As such, school officials in Humboldt, Lander and Elko counties said they believed that these fiscal year 2021 payments were theirs to use, and that net proceeds payments from fiscal year 2022 would be the first to start going into the State Education Fund.
The Elko and Lander school districts said the Nevada Department of Education didn’t reach out to them to ask about the 2021 fiscal year net proceeds until April of this year, after some had already included the funds into their budgets or invested them.
School districts blindsided
Jensen first heard about the state sweep of net proceeds during a phone call in April of this year with the Eureka County School District Superintendent, Tate Else. Jensen said Else told him that the state education department had asked his school district to revert the $8 million they received from net proceeds back to the state. Jensen said Else also told him Lander County School District received a similar request from the state, and needed to revert just over $6 million back to the state.
By this time, Jensen said his district hadn’t been contacted by state education officials, so he took it upon himself to reach out. Sure enough, his school district was included in the sweep.
But it was too late.
The Humboldt County School District was already nine months into its fiscal year, and had committed nearly $5 million in net proceeds to its operating budget. The district was already working on a tentative budget for fiscal year 2023 when it heard about the sweep, and projected an ending-fund balance of 8.7 percent, right around its annual target. An ending-fund balance is essentially a reserve pot of money not earmarked for other specific purposes.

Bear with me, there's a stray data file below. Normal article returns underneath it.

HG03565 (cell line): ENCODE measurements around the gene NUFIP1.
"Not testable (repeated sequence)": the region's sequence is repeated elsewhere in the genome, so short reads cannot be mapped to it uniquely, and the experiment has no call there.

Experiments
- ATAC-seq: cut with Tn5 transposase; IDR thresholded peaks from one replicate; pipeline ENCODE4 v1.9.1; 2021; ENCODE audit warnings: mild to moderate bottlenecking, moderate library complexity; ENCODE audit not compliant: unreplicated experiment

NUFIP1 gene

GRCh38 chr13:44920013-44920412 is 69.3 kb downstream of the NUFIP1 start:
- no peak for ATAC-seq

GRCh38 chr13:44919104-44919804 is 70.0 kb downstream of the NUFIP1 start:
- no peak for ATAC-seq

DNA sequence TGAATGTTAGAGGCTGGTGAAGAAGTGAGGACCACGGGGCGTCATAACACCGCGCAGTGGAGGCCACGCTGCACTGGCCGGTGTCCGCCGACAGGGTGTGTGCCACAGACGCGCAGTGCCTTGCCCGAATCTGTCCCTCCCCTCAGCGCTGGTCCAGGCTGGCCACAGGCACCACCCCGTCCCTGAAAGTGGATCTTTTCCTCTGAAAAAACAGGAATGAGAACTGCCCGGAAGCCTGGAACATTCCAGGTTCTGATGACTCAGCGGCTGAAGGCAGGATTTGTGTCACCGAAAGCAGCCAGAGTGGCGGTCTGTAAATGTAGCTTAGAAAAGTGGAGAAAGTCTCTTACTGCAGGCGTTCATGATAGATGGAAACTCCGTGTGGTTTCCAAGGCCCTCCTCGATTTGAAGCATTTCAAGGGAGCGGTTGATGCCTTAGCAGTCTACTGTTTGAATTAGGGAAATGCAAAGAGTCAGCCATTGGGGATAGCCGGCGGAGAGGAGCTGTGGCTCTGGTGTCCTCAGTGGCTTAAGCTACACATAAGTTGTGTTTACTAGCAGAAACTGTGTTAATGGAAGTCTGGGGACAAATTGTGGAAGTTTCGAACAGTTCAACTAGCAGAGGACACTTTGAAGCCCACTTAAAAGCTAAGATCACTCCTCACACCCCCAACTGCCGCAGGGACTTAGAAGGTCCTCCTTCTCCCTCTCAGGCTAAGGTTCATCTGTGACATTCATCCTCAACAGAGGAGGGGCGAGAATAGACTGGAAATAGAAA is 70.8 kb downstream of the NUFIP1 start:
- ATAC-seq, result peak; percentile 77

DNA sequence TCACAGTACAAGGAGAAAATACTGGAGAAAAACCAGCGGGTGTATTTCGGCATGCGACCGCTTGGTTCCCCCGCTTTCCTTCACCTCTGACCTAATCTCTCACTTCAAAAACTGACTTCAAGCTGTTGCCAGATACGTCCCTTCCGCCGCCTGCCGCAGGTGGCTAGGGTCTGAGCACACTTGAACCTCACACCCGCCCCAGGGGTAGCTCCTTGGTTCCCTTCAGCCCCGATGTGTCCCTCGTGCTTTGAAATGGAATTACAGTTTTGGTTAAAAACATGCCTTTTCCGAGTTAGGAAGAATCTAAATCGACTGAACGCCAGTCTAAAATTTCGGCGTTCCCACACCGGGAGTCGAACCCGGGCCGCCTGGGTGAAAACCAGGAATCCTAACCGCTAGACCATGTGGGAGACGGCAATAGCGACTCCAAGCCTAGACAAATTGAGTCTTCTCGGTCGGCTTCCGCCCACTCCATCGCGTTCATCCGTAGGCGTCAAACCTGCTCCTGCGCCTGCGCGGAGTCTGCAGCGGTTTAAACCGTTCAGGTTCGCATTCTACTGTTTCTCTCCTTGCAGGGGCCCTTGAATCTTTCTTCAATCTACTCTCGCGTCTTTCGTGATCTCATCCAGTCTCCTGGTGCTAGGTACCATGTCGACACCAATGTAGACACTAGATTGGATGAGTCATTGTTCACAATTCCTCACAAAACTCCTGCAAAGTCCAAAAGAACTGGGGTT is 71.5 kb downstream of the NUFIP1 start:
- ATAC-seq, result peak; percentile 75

But because of the sweep, the district now expects to have an ending balance of just above 4 percent, the state’s minimum before placing school districts under corrective action.
“I’d be a lot less cranky about this if … we’d been communicated to and given the opportunity to build budgets and to make decisions that reflected that,” Jensen said. “That didn’t happen until all of those funds had been committed and moved forward.”
To the east, the Elko County School District faced a similar dilemma. Superintendent Clayton Anderson and his chief finance officer, Julie Davis, said they were blindsided when state education officials reached out to their district.
“Literally not one district understood that they would be losing their money this year … and that after this year, we could expect not to receive those directly anymore, but rather, they would go to the State Education Fund,” said Anderson, who became the district’s official superintendent earlier in April, and had previously served in an interim capacity.
The state education department informed the Elko County School District that the department would recoup the $4.1 million the district owed in mining tax revenue by deducting money from its May, June and July state funding payments.
“From my perspective, what that meant was we budgeted all year to have that money and then they said, ‘No, you don’t have that anymore,’” Else said.
West of Elko, the Lander County School District superintendent, Russell Klein, ran into a different problem. His school district had already invested its $6.2 million worth of 2021 mining tax revenue into government securities to maximize operational cash flow before the state contacted them on April 29.